In 1953 I was hired as an assistant to the set designer for "Action In The Afternoon," who also doubled as an art director for WCAU. His name was J. Ozozg. I had a full time job in the Kensington area of Philadelphia and would take the elevated train to the end of the line, the 69th Street Station, and then a bus to WCAU.

As some people were leaving work another part-timer, a handy wood worker/carpenter and myself were given instructions for work to be done. I had been hired because of my background in disply art and commercial art. Mainly I worked on the sets for "Action In The Afternoon," and any other jobs of the same type that needed doing around the WCAU studios.

Being in my early 20's at the time, this was an interesting assignment. I guess you could say I literally got "in on the ground floor."

You can imagine my surprise when my wife turned up the website from Broadcaster Pioneers of Philadelphia on her computer here in North Yorkshire, UK, where we have been retired for the past 20 years.

By coincidence, in reading your website, my wife discovered that one of the performers on the show, Norm Garfield, had been her neighbor during her childhood in Philadelphia.

Bill Bode, the director of Action in the Afternoon wrote for us his memories of the show. He also contacted many of the people who worked on the program and gathered thoughts and facts from them.

Read what Bill Bode Wrote!

Maria Gonzalez, a visitor to our website, emailed:

I didn't think anybody remembered or knew about this cowboy serial. I wasn't sure back then if it was live or where it came (from) but I do remember that when it rained or snowed on the show the weather was the same outside of my house.

The Broadcast Pioneers of Philadelphia has in its archives at least 70 scripts from "Action in the Afternoon." These are NOT duplicates, but the original script used on the show.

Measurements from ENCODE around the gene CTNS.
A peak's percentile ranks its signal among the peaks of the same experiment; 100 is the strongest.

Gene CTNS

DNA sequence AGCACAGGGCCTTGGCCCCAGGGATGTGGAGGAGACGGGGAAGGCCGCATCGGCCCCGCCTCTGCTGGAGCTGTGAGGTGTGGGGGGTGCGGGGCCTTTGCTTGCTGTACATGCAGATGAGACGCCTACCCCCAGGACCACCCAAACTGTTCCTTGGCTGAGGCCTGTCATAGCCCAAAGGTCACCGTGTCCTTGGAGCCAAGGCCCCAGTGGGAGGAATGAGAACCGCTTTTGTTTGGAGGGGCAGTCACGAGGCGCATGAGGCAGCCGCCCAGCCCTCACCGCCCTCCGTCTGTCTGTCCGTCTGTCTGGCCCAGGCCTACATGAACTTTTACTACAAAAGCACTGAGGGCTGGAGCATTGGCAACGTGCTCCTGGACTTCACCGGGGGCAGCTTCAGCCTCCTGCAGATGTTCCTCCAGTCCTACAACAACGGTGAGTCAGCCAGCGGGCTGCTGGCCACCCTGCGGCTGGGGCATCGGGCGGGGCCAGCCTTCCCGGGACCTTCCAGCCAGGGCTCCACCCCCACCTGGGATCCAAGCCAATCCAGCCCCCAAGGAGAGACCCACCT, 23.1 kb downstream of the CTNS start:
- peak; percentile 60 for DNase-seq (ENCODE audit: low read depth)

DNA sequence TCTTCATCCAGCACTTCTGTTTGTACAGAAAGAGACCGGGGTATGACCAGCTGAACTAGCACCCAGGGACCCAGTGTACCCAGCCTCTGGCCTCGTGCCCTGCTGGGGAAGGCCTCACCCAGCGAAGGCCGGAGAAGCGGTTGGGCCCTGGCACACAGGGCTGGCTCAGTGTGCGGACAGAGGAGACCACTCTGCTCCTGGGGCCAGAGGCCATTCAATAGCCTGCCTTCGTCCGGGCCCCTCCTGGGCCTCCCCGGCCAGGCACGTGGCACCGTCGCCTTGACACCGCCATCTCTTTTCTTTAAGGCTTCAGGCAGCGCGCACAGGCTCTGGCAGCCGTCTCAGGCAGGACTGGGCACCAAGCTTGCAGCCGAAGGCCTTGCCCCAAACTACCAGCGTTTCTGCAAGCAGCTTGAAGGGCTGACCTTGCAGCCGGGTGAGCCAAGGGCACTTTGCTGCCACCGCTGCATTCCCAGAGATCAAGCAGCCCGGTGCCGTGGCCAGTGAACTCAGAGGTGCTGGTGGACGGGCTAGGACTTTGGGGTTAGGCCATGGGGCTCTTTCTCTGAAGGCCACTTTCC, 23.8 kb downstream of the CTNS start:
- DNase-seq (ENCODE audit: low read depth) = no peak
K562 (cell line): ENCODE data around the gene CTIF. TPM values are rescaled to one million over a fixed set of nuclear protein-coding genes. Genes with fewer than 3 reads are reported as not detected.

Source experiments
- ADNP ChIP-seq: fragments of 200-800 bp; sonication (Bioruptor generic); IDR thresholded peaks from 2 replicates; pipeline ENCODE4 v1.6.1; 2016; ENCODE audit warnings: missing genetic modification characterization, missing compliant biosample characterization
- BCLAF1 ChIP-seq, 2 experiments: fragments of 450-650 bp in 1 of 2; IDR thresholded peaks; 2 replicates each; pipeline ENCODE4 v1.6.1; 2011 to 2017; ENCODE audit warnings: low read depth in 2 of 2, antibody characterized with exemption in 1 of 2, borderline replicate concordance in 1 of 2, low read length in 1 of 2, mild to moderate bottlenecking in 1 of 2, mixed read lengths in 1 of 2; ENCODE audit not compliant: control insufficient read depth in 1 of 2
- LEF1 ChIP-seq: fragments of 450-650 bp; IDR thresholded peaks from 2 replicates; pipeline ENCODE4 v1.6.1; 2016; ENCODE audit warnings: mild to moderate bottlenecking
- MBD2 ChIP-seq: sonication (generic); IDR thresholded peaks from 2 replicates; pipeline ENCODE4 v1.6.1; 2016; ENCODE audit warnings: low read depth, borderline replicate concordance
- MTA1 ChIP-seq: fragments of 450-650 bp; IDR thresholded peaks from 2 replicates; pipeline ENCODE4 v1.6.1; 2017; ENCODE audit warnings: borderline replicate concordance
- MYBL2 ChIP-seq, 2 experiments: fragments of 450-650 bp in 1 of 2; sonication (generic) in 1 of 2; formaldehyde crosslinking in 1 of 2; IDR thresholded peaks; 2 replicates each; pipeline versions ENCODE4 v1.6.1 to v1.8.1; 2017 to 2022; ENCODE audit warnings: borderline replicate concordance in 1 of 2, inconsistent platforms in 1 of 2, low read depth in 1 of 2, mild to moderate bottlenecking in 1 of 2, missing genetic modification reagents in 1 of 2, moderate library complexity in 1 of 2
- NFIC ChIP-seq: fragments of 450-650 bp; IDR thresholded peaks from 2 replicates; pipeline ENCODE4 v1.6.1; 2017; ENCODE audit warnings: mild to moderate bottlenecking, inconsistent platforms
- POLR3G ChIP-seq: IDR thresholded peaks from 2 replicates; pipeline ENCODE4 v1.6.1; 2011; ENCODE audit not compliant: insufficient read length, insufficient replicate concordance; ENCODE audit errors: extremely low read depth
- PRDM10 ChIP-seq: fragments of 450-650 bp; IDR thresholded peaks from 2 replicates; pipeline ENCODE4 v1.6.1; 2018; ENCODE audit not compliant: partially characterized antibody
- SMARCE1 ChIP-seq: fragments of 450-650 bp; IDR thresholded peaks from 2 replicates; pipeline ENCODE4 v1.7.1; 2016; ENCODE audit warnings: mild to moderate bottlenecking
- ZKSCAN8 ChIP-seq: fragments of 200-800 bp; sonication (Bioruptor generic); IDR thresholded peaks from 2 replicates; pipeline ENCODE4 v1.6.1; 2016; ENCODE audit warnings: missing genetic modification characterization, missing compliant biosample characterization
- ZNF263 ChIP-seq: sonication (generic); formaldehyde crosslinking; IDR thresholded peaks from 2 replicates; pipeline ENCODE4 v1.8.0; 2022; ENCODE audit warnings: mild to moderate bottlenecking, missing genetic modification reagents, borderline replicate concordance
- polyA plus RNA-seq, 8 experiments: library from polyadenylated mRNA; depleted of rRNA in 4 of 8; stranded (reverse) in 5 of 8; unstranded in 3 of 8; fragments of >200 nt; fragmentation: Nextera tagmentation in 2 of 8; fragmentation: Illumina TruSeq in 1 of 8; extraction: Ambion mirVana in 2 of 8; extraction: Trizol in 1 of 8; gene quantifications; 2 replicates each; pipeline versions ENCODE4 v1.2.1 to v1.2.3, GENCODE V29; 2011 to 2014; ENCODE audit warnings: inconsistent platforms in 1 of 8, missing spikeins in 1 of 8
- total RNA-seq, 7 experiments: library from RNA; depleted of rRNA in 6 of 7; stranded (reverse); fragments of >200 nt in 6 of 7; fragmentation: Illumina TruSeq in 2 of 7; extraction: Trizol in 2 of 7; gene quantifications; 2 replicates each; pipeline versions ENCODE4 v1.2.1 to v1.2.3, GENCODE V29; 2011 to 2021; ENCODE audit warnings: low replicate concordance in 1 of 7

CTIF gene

The first week's scripts!
(Monday, February 2, 1953 to Friday, February 6, 1953)

Script for Monday, February 9, 1953

Script for Tuesday, February 10, 1953
(Note that original script is dated Tuesday 2/9 - It was Tuesday 2/10)

Script for Wednesday, February 11, 1953

Script for Thursday, February 12, 1953

Script for Friday, February 13, 1953

John Cassell, Barry's son, e-mailed:

It was a pioneer effort to be sure, with the live action in "Huberle, Montana" often augmented by the roar of trucks struggling up City Line Avenue, occasionally there were vapor trails in the sky.

I am Barry Cassell's oldest son and every now and then was treated with being on the set. great fun at WCAU in those days. There was a sense they were part of something that would revolutionize American entertainment.


To the Action in the Afternoon Photo Section

From the official archives of the Broadcast Pioneers of Philadelphia
Text researched by Broadcast Pioneers member Gerry Wilkinson
Action in the Afternoon logo from a 1953 CBS-TV promotion booklet
Promotion booklet courtesy of Bill Bode, Director of the program
© 2009, Broadcast Pioneers of Philadelphia
All Rights Reserved

The e-mail address of the Broadcast Pioneers of Philadelphia is pioneers@broadcastpioneers.com